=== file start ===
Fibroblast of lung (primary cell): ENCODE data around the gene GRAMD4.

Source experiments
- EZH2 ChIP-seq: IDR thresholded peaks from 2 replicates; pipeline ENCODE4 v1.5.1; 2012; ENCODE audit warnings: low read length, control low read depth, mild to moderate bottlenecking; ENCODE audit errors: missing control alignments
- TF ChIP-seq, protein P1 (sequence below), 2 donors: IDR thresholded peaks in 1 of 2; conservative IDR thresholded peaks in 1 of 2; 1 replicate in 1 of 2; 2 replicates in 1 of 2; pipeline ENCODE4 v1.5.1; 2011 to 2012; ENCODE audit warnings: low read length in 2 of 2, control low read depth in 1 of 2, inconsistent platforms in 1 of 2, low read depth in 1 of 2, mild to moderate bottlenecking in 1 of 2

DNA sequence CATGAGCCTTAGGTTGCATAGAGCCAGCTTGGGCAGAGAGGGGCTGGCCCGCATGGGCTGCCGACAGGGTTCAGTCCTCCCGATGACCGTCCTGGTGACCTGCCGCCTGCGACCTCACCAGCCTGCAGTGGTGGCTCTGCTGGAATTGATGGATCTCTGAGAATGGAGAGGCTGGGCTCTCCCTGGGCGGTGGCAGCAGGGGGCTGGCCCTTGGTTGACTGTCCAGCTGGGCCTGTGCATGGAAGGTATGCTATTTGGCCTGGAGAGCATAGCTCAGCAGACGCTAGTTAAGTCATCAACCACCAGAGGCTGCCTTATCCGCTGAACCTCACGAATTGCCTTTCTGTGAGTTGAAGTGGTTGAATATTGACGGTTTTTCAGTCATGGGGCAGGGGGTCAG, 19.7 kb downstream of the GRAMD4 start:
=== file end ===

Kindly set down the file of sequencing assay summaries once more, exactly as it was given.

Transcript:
Fibroblast of lung (primary cell): ENCODE data around the gene GRAMD4.

Source experiments
- EZH2 ChIP-seq: IDR thresholded peaks from 2 replicates; pipeline ENCODE4 v1.5.1; 2012; ENCODE audit warnings: low read length, control low read depth, mild to moderate bottlenecking; ENCODE audit errors: missing control alignments
- TF ChIP-seq, protein P1 (sequence below), 2 donors: IDR thresholded peaks in 1 of 2; conservative IDR thresholded peaks in 1 of 2; 1 replicate in 1 of 2; 2 replicates in 1 of 2; pipeline ENCODE4 v1.5.1; 2011 to 2012; ENCODE audit warnings: low read length in 2 of 2, control low read depth in 1 of 2, inconsistent platforms in 1 of 2, low read depth in 1 of 2, mild to moderate bottlenecking in 1 of 2

DNA sequence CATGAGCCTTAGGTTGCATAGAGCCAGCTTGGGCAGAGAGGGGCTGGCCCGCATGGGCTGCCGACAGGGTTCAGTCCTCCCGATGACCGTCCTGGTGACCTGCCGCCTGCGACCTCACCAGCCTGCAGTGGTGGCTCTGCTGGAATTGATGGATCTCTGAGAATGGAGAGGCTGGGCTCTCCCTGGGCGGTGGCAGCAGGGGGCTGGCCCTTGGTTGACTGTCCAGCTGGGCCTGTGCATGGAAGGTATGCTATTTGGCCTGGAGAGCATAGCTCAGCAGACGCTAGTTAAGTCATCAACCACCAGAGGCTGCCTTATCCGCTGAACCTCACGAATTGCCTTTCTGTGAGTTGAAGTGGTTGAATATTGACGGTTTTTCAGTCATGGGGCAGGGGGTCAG, 19.7 kb downstream of the GRAMD4 start: